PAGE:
Depending on your perspective, the Obama administration was either extremely skillful or extremely lucky on events in Egypt.
When the embattled Hosni Mubarak finally stepped down, you could hear the collective exhale from 1600 Pennsylvania all they way here in Texas.
It is hard to overstate what a precarious position the president was in. On the one hand, his philosophy as an internationalist 21st-century world leader, his political instincts as a savvy Chicago pol and his personal history as a community organizer all had to tug him to staunchly support the pro-democracy Egyptian masses.
On the other hand, it would have been diplomatic malpractice of the first order to summarily dump an ally who has been there for the U.S. for decades, often at great political and personal risk. In addition to drawing the ire of other Arab states (along with a few assassination attempts) for his cooperation with the U.S. and Israel, Mubarak went further than any other Arab leader in the fight against terrorism. Our allies in Saudi Arabia, Jordan and other places were watching this one closely.
So to have the crisis reach a relatively peaceful climax in just over two weeks, at the end of a perilous three days when disaster appeared increasingly likely, was a godsend for the White House, for Egypt and for the long-term interests of America.
Of course, the next phase is crucial. We now have to help prod military leaders to move expeditiously to surrender power, figure out a way to help thaw a frozen Egyptian economy and soothe the understandable trepidation of the Israelis. Big rocks.
But, those challenges notwithstanding, this is without question a watershed moment. If it is an exaggeration to compare this to the collapse of the Berlin Wall, it's only slightly so.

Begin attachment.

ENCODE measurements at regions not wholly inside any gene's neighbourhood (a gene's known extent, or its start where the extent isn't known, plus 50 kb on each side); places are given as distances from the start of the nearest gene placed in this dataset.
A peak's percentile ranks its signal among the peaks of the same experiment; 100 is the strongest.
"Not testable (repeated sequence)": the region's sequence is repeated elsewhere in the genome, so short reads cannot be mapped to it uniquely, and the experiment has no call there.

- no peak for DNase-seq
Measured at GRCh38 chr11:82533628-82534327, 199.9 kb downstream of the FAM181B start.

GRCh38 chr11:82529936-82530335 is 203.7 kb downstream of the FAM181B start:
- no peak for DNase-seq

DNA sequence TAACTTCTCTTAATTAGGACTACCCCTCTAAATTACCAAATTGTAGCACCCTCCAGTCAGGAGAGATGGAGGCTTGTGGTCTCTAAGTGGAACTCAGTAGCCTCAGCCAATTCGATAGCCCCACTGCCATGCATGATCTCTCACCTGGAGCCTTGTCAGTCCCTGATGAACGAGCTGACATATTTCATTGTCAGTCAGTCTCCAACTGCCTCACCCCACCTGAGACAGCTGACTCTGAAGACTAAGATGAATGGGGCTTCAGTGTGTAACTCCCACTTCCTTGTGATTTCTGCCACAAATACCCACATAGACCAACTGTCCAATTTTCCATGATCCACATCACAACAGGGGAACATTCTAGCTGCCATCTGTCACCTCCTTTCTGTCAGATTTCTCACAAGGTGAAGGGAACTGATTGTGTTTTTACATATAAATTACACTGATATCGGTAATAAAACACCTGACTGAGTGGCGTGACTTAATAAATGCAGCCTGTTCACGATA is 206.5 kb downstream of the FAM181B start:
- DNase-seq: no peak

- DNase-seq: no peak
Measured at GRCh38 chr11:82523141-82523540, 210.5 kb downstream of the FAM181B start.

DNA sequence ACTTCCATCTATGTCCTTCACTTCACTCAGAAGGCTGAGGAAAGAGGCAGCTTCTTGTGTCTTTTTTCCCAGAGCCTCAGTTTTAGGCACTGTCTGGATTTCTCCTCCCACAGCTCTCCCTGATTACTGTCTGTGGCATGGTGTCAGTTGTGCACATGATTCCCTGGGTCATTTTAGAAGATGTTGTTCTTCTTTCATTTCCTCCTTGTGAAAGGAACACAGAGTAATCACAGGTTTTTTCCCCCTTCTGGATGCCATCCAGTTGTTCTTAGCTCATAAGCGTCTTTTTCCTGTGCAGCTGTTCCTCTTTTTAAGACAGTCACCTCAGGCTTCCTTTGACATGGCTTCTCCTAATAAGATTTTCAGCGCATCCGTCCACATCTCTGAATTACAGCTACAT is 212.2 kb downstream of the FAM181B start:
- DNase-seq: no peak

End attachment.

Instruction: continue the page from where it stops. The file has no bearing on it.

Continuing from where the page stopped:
President Obama understands the weight of this moment. Dr. Martin Luther King used to remind his followers that "The moral arc of the universe is long, but bends ever towards justice." It was no accident, then, that in his remarks, President Obama said, "It was the moral force of non-violence, not terrorism, not killing, that bent the arc of justice."
Some of the president's frustrated critics will probably say he was lucky, and they wouldn't be wrong -- not totally, any way. A host of factors outside their control helped, such as the success of the Tunisian demonstrations, the power of social media and even good weather.
And, let's be clear, the primary reason for Mubarak's exit wasn't American diplomacy, it was hundreds of thousands of Egyptians who finally got sick and tired of being sick and tired.
But anyone who thinks that the administration's maneuverings didn't play a key role is simply wrong.
The plain fact is that this White House continues to show uncanny political prowess in the face of all kinds of odds against it. In this case, he successfully walked the tricky tightrope of voicing calm, constant public calls for a quick, peaceful transition while waging a furious behind-the-scenes diplomatic effort to ramp up the pressure on Mubarak to go.
And even if it would have been luck, the Obama-haters would still miss the key point: A big part of leadership is being smart enough and disciplined enough to put yourself in the position to take full advantage of luck if it happens to come your way.
That, more than anything, explains why history will show that in the case of the ouster of Hosni Mubarak, the Obama White House was so successful minimizing the drama and maximizing the results.
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